Guest post by Hannah Mary McKinnon
As an author, I’ve had the pleasure of being invited as a guest to a number of book clubs, in person and online. Each time has been an absolute pleasure, and what struck me the most was the camaraderie amongst the members, so much so that I decided to start my own book club earlier this year.
Enter the COVID-19 pandemic and social distancing measures, which means in-person book club meetings must be postponed, and it might seem crazy to even think of starting a new club. Except we need human connections and something to look forward to more than ever right now, and a virtual book club could add to the comfort we so desperately need. The solution? A virtual book club. Here are some tips to get you started:
- Find members
You can’t have a book club without members but where to find them? I posted in a local Facebook mom’s group and was immediately inundated with replies. Expecting a handful of participants, I couldn’t believe it when over 60 women indicated their interest. That number settled at 17 members after people couldn’t make it because of family and/or scheduling conflicts. 17 is quite a large number for a virtual book club, and I’d suggest having around 10 members so it’s easier to chat with one another online.
- Have an introductory meeting online
Make it a “meet-and-greet” where you introduce yourselves, chat about the genre of books you enjoy (or don’t care for), and talk about the structure of the group. To do this, use a videoconferencing tool such as Zoom. A “pro” subscription for up to 100 participants per meeting costs $20/month, but maybe one of your members has already signed up, and they can set the meetings up and share the link with the members. Participants can mute their mic when not talking to minimize background noise.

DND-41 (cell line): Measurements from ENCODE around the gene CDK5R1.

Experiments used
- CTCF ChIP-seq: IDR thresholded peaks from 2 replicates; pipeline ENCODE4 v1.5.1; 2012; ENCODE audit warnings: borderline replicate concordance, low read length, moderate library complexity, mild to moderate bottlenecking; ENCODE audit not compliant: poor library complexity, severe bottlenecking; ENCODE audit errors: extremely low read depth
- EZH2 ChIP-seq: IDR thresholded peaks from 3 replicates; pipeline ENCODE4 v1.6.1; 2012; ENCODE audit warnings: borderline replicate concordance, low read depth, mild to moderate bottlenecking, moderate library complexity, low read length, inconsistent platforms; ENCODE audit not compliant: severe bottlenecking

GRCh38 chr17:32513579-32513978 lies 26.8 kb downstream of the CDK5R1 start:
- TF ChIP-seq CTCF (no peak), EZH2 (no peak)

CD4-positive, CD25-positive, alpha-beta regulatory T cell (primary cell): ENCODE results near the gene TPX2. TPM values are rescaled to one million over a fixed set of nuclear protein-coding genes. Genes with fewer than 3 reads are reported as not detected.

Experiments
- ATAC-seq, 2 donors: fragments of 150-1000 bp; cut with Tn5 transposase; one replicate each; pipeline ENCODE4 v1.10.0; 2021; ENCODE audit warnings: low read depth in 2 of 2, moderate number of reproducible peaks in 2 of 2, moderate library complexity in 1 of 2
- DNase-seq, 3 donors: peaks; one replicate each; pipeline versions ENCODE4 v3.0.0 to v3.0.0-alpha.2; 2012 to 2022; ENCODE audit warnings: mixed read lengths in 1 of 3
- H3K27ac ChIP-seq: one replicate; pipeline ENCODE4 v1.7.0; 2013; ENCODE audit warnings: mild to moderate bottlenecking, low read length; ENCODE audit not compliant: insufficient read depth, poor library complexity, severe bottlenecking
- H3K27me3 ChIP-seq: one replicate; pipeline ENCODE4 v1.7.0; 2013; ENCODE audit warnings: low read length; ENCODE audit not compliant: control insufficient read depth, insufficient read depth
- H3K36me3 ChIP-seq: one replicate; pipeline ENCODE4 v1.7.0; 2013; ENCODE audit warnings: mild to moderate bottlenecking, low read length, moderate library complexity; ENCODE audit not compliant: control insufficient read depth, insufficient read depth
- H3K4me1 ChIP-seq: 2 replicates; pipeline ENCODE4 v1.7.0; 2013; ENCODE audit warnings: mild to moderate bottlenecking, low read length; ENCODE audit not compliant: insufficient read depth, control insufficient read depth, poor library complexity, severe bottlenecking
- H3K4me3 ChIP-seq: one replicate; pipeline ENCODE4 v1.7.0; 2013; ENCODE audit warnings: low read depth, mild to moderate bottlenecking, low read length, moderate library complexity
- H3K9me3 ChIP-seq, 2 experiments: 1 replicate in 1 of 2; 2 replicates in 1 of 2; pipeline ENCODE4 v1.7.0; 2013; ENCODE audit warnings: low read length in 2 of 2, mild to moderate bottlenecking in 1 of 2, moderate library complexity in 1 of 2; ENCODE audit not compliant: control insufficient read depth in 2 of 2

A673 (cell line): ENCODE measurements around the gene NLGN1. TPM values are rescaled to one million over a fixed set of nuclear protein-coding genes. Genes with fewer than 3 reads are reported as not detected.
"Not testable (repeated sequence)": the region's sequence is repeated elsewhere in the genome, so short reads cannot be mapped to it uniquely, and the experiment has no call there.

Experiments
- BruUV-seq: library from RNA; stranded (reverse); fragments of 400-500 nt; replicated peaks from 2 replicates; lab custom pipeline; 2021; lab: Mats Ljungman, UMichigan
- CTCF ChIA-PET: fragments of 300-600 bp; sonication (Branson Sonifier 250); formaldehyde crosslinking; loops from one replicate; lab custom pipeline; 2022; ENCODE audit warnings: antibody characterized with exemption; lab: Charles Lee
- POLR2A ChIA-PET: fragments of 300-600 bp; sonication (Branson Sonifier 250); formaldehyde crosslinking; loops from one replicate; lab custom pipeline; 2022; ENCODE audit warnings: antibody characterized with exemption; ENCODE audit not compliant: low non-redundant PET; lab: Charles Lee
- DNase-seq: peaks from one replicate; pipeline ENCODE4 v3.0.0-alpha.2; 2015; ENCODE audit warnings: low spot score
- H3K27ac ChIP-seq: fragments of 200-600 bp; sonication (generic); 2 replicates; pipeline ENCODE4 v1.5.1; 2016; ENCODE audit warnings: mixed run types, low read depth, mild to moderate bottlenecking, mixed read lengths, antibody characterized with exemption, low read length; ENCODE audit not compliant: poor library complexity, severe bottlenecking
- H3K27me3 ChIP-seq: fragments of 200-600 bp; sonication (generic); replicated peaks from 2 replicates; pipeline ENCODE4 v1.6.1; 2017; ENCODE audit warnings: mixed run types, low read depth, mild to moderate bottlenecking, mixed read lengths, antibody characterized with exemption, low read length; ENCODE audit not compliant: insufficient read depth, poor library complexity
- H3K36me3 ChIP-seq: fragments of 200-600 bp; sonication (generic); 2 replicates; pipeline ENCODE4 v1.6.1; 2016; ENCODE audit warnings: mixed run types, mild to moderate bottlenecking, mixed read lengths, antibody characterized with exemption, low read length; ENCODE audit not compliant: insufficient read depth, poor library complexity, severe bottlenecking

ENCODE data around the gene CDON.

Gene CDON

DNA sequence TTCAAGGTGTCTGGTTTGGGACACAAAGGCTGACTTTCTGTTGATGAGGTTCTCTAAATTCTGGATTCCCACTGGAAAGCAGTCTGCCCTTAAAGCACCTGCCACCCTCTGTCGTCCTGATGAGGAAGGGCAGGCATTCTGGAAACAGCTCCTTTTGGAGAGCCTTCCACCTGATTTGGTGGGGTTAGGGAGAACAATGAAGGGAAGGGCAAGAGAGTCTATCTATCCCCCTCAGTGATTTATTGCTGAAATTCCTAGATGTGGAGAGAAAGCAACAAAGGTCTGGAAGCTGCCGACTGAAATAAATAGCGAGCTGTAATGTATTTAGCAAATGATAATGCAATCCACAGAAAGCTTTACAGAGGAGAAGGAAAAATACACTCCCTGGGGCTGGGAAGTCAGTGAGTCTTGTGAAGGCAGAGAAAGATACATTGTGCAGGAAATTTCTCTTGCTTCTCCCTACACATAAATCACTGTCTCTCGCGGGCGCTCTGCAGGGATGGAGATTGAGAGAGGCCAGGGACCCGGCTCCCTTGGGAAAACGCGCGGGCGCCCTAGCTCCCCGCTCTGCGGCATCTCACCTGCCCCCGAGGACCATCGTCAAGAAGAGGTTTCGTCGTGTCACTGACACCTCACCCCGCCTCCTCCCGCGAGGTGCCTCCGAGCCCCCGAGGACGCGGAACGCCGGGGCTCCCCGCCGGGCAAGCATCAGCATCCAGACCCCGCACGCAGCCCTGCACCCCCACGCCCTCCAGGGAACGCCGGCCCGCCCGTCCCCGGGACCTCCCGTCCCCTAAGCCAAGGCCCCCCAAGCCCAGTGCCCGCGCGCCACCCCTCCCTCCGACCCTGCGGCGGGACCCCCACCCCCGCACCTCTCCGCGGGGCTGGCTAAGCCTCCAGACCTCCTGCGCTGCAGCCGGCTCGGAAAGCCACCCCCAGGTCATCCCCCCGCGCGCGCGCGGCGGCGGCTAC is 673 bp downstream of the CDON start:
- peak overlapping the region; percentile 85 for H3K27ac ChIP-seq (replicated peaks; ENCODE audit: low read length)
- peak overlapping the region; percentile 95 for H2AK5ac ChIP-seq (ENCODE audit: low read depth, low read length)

- Figure out how to pick books
In my book club, we decided to have five rotating selections: Book Club Picks, Suspense/Thriller, Women’s Fiction, Historical Fiction and “Wild Card” where anything goes. We plan the books two months ahead, members make suggestions on which we vote afterwards, so people have the chance to look up the books first. Having themes means we read a variety of genres, and don’t have the same one multiple months in a row. Alternatively you could have the host pick the book for the next (online) gathering, or go in alphabetical order instead. Maybe you pluck books out of a (virtual) hat. There are many different ways that allow each member to give input.
- Create a Facebook Group
While I initially managed all communication via email, it was much easier to shift everything to a Facebook group. The group is hidden, meaning only members have access, and I scheduled all our events for the rest of the year. The group is also an easy place to share information about upcoming reads, where to find books, and to create the monthly book pick polls on which members can vote. information about upcoming reads, where to find books, and to create the monthly book pick polls on which members can vote.
- Invite authors
Admittedly, this is easier to do when you’re an author yourself and you’ve made connections with other writers, but you might be surprised by how many authors love to be a guest at a book club. The wonders of technology mean you can beam them straight into your chosen location, again by using Zoom. Whether they charge for their time depends on the author, but regardless, sharing photos and reviews of their novels on social media will no doubt be greatly appreciated. Still unsure about inviting an author? The Authors’ Book Club provides a list of Canadian writers who are happy to join your meeting—all you need to do is ask.
Creating a book club has been a wonderful experience and an excellent way to find like-minded friends with whom I can share my love of books. We’re living through an unprecedented crisis, and many of us in isolation, feeling disconnected from the world. A virtual book club might be another way for you to make new online connections, and have a ready-made new set of friends you can meet IRL once the pandemic is over.
Hannah Mary McKinnon was born in the U.K., grew up in Switzerland and moved to Canada in 2010. After a successful career in recruitment, she quit the corporate world in favor of writing. Sister Dear is Hannah Mary’s fourth novel. She lives in Oakville, ON, with her husband and three sons.